If an ICO is only talking about how to maximise short-term profit gains, this is a serious warning sign. Reputable projects are often looking to bring about a considerable and positive change to their sector and are therefore interested in long-term investor gains and the greater good of society.

As ICOs often help to get start-ups off the ground, there is a significant element of trust from an investor’s perspective. Investors are essentially looking for projects that will give them the best returns and therefore ICOs that are only focused on short-term wins are unlikely to attract significant support. They may fizzle out or reveal themselves to be bad apples within the ICO space – so don’t waste your time trying to figure out a legitimate marketing strategy for such companies.

Don’t forget, there have been many examples of ICOs running off with investor cash. For this reason, it is becoming more and more important for ICOs to show real commitment to a long-term strategy with evidence of a strong concept backed up by a well-written white paper, a detailed website, blogs, PR material, updated LinkedIn profiles of all key players and more.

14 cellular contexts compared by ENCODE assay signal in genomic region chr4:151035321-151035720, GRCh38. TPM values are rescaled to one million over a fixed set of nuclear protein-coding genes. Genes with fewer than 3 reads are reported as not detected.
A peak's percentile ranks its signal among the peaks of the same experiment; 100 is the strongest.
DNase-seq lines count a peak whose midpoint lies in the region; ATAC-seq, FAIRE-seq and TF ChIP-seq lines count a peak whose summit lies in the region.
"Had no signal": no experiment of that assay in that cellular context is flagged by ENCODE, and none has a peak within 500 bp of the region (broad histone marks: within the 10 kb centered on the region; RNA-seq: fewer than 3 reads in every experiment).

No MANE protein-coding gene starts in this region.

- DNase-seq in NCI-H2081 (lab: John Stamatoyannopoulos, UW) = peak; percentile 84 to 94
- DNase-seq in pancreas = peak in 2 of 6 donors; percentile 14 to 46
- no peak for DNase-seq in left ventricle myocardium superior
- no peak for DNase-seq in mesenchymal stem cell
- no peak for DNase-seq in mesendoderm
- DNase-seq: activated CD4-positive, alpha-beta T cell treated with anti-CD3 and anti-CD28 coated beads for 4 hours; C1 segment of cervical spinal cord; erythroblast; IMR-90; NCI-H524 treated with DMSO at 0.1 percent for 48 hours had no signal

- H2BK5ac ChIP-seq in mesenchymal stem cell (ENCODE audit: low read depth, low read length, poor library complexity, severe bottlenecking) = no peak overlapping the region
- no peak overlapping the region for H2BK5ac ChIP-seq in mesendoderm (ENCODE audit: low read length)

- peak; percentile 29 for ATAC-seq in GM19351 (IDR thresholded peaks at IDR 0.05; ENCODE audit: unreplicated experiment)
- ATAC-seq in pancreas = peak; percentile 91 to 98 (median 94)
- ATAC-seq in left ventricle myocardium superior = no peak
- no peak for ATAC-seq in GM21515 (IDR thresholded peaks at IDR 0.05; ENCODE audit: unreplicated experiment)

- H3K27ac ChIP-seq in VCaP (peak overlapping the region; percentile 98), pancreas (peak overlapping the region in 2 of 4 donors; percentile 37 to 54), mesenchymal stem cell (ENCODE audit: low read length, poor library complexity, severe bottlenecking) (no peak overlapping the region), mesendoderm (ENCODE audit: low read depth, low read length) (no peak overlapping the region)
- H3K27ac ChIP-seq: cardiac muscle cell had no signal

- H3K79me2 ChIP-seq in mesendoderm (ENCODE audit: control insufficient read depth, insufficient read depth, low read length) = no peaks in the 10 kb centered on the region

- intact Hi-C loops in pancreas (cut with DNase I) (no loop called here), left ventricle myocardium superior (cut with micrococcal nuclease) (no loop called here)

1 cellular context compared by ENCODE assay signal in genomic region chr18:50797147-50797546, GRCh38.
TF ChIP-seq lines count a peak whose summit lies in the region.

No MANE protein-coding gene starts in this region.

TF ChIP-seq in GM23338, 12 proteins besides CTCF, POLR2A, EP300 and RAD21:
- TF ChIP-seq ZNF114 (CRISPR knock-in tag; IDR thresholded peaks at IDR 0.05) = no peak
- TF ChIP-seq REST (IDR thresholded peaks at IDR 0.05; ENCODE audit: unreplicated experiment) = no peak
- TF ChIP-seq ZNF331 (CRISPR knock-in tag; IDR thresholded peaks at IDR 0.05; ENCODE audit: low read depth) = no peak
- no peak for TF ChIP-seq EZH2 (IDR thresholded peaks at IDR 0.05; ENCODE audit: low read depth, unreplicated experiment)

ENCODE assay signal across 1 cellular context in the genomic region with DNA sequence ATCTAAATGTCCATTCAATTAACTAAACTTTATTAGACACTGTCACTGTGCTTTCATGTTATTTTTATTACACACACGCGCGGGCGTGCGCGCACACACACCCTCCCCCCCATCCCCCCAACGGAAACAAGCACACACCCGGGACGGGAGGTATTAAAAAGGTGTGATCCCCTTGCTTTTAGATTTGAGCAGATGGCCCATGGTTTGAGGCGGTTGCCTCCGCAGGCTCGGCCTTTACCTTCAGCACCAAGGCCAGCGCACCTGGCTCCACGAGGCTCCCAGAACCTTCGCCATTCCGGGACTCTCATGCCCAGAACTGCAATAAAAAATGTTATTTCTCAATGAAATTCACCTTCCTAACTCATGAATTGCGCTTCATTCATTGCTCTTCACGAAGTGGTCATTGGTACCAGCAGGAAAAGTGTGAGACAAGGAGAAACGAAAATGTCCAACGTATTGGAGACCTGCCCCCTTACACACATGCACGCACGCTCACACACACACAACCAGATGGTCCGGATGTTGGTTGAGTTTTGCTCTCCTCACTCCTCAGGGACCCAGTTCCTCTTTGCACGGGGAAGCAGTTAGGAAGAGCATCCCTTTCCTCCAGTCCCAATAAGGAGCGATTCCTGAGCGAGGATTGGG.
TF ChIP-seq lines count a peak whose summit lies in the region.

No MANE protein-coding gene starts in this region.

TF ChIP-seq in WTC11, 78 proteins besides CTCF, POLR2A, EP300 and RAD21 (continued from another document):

TIP- Ask to see a roadmap for future growth – this should be detailed within the ICO’s whitepaper.

3. The project doesn’t need to be on the blockchain

Blockchain technology is all about transparency which is why it’s proven popular in the world of trading and for other tasks such as affiliate marketing. It is also coming into its own in the banking sector with Santander teaming up with Ripple.

So it looks set to revolutionise many sectors including the online gaming industry which is geared up to become more inclusive thanks to the mining of inter-game tokens. It’s all very clever, but if a project really doesn’t need to be on the blockchain, is there really any point pursuing such a project – even if the ICO team seems keen?

Blockchain is essentially disruptive technology designed to change and improve traditional methods. It’s great for the finance sector and can help brokers expand their product offerings, but why would, say, a lollipop brand want to go down the high-tech route? Sometimes it just doesn’t make sense.

TIP- It’s a bit like the story of the emperor’s new clothes but don’t be afraid to ask the obvious… “what are the reasons for your product being on the blockchain?”